Now for the mystery: The next of kin listed on Margaret's cemetery info is "William Schwartz, son." Although I don't know whether this is the correct Margaret (I've guessed wrong before!), nobody has ever heard of Margaret and Sam having a son. Is William Schwartz a distant relative? Does he still have any of Sam Schwartz's family heirlooms?

Mystery partially solved! My cousin Bonnie just told me she remembers that Margaret had a child from her first marriage, so William must have been my great-uncle Sam's stepson. Where William might be and what he knows about the Schwartz family remains a mystery still. And in 2022, as I update this, it is still a mystery.

Tuesday, November 2, 2010

Talented Tuesday: Needlework Experts

My mother (Daisy Schwartz Burk) and my younger sister, shown above, were talented with a needle and thread or yarn. Mom did petit point and needlepoint when she was first married, but from an early age she had been crocheting afghans, doilies, etc. She never sewed her own clothes because her mother (my grandmother, Hermina Schwartz), was a proficient seamstress who made the family's clothes for many years--and when my mother was working and earning money, she wanted store-bought apparel, not home-made.

My younger sister embroidered, did needlepoint, crocheted, and was good at many different hand-crafts.

My mother taught us to crochet before we started school (I now quilt as well) and my twin sewed a lot of her clothes during high school and college. Now one niece is an expert crocheter and another loves to embroider. The tradition of needlework continues!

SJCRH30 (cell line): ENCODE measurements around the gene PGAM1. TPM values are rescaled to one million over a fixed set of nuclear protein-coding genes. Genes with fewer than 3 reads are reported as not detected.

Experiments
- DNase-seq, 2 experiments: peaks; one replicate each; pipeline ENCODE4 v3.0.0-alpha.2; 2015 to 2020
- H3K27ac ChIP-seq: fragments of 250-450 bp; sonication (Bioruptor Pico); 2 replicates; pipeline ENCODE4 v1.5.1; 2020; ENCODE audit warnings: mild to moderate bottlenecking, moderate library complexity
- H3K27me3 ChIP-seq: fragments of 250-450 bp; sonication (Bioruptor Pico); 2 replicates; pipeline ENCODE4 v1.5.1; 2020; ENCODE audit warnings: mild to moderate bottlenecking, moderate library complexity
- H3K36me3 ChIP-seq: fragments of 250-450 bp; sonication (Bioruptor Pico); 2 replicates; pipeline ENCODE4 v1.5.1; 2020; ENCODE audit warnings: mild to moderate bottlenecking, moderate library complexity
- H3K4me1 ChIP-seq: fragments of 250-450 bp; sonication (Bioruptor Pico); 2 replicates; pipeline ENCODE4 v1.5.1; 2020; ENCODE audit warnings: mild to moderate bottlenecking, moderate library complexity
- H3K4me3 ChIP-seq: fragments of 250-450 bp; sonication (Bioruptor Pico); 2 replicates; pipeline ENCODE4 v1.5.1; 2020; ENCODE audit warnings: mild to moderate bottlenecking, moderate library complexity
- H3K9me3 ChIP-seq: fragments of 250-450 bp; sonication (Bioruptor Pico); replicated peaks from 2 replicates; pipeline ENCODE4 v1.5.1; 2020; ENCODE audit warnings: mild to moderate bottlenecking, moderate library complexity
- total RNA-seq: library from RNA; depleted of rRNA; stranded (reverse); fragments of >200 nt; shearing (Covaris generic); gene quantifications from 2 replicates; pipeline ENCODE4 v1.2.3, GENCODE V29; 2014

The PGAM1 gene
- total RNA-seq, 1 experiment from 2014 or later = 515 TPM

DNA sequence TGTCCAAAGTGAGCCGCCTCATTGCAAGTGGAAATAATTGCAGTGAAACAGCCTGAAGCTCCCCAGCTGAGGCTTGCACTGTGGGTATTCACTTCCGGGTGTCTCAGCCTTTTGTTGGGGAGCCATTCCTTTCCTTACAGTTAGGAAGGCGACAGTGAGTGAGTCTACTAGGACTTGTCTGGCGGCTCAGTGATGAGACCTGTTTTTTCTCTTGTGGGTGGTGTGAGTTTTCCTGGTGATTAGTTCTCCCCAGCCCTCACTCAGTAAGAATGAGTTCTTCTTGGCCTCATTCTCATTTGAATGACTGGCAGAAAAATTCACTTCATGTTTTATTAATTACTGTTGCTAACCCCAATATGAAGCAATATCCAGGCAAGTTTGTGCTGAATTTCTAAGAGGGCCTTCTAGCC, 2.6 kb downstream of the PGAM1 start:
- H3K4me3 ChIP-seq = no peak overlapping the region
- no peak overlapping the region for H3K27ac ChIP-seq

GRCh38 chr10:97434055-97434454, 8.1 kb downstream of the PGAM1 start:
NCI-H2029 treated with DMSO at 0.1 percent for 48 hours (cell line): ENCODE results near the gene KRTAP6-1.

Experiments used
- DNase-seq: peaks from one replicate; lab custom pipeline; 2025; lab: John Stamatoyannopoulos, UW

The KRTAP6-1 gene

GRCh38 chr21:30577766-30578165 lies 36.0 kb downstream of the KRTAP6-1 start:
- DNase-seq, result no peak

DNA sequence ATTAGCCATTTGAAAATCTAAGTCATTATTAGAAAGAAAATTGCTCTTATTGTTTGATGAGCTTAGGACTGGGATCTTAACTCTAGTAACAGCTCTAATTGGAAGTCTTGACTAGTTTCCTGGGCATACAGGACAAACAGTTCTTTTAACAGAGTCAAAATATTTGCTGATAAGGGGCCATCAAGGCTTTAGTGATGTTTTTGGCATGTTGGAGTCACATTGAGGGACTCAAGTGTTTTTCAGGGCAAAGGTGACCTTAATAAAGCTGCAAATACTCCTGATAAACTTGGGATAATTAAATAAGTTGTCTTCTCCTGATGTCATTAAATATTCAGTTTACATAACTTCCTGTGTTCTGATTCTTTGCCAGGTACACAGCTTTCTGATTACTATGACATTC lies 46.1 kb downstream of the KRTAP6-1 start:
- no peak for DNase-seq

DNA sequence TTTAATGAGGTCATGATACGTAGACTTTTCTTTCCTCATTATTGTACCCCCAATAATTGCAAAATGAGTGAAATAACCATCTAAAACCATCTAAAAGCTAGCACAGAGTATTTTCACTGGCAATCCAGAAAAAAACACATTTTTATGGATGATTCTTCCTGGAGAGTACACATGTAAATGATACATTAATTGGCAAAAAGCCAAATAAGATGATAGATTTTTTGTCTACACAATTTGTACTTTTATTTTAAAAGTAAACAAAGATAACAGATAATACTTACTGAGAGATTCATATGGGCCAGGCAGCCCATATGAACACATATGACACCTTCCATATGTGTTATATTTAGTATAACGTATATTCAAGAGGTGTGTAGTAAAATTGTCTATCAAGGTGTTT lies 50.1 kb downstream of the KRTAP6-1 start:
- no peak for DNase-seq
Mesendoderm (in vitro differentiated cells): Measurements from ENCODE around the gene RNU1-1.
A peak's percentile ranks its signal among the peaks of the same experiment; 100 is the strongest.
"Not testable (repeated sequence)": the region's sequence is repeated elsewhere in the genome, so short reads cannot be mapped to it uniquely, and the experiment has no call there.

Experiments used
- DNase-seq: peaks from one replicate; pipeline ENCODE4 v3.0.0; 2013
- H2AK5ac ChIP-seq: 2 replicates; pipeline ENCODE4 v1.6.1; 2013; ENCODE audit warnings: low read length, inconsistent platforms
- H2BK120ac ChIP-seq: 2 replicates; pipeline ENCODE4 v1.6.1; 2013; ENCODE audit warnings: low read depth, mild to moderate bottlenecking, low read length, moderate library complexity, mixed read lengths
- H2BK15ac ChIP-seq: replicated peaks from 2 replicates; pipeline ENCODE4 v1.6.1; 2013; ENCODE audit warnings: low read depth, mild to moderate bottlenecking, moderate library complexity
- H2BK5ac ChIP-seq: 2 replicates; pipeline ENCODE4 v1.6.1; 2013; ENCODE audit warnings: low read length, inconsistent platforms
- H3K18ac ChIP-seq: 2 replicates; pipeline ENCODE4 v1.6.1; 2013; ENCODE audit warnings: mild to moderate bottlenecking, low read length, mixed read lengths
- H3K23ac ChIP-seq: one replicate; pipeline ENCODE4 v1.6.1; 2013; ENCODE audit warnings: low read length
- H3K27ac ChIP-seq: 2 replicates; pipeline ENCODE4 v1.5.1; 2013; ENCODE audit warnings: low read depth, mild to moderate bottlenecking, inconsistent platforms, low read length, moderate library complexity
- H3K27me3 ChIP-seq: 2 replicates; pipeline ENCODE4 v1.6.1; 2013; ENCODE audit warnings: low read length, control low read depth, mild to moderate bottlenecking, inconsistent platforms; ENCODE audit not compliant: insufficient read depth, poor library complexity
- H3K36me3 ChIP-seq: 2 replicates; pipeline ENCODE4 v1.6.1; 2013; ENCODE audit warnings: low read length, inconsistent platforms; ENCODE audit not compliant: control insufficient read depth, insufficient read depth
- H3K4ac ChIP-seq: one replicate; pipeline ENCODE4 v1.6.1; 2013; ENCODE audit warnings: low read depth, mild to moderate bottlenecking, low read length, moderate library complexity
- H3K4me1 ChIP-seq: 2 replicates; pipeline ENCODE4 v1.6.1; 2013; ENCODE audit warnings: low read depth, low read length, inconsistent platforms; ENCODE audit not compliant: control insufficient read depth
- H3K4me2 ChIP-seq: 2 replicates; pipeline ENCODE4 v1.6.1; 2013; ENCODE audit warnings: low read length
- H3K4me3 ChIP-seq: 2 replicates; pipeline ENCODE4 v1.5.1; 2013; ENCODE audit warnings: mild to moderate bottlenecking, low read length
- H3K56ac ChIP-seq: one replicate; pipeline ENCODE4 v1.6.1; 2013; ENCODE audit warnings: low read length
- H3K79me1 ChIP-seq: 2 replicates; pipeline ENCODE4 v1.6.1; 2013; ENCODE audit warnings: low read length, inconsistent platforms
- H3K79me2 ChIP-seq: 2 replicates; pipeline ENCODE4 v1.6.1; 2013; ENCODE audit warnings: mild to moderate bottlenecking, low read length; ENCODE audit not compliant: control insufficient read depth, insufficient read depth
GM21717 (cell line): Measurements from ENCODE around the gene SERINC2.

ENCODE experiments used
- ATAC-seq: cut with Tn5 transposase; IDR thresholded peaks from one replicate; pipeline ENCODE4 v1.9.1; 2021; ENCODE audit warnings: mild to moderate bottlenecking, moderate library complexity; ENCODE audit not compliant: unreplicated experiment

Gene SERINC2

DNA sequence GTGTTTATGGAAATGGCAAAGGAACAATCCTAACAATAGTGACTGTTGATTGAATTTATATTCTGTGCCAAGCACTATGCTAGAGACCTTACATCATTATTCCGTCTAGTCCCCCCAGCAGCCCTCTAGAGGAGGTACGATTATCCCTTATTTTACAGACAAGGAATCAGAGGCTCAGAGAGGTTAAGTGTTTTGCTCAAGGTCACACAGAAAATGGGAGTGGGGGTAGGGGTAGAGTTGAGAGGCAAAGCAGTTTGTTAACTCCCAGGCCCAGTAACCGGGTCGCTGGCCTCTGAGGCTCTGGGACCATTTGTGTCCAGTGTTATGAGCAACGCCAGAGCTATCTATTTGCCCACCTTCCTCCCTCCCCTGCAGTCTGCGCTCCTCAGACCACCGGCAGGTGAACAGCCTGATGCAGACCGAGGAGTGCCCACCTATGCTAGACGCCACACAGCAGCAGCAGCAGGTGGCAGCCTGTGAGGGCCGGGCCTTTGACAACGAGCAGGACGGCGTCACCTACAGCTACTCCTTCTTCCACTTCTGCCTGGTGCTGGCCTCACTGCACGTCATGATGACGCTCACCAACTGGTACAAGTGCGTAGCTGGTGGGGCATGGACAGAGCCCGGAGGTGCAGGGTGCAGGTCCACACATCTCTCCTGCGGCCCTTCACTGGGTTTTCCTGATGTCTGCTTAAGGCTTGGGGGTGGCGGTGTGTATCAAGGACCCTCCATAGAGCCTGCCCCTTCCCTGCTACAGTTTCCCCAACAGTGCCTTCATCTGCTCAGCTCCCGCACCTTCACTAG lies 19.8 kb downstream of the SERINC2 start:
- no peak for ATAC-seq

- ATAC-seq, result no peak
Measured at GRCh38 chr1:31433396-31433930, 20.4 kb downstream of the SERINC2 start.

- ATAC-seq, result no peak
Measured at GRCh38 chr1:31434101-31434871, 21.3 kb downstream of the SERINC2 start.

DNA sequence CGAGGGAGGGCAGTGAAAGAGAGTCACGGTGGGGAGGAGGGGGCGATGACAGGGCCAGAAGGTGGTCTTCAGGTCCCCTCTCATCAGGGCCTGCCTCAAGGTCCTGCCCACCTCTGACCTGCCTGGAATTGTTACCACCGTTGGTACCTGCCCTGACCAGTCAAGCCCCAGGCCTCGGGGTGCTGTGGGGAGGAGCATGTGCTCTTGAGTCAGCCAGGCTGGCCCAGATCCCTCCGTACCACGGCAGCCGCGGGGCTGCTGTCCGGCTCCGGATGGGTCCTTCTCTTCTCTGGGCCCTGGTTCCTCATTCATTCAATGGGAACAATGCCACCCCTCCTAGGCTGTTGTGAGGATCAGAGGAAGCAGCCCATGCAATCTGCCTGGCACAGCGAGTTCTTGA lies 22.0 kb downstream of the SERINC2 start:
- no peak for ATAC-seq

I still have some items embroidered by my grandmother and mother, which I treasure and take care of so the memories and stories of their talents remain alive.

Monday, November 1, 2010

Data Backup Day - Suspenders and Belt Edition

Having lived through several PC crashes that demolished my data in the bad old days, I now rely on the "suspenders and belt" strategy of ensuring that my stuff can be retrieved, even if my computer is a total loss.

First, I use and automatic backup that begins at 5 pm every day (this is my 2022 update).

Second, now that I've given up the PC world and become a Mac fan (remember, "fan" is short for "fanatic"), I have Apple's Time Machine backing up every hour to an external hard drive that sits right on my desk. Really worst case, I'll lose an hour. Who can beat that? This is the suspenders part, the extra bit of insurance that lets me feel secure about my data.

2022 update: I have another external hard drive for photos, videos, and other genealogical items I do not ever want to lose!

Sunday, October 31, 2010

Sentimental Sunday

 At left is my mom and below is her twin sister, a few minutes older. These are their high school graduation photos.

Remember those socks filled with chalk that children used to swing around on Halloween? Mom's Halloween memories weren't very positive because one Halloween she was socked in the mouth with a sock filled with rocks. Although she had a few sets of front teeth put in over the years, replaced as dental techniques became better, she always had to be careful what and how she ate. She even had to be careful how she kissed! 2022 update: letters written to her in 1940s mentioned her new teeth and the problem with kissing.

Thursday, October 28, 2010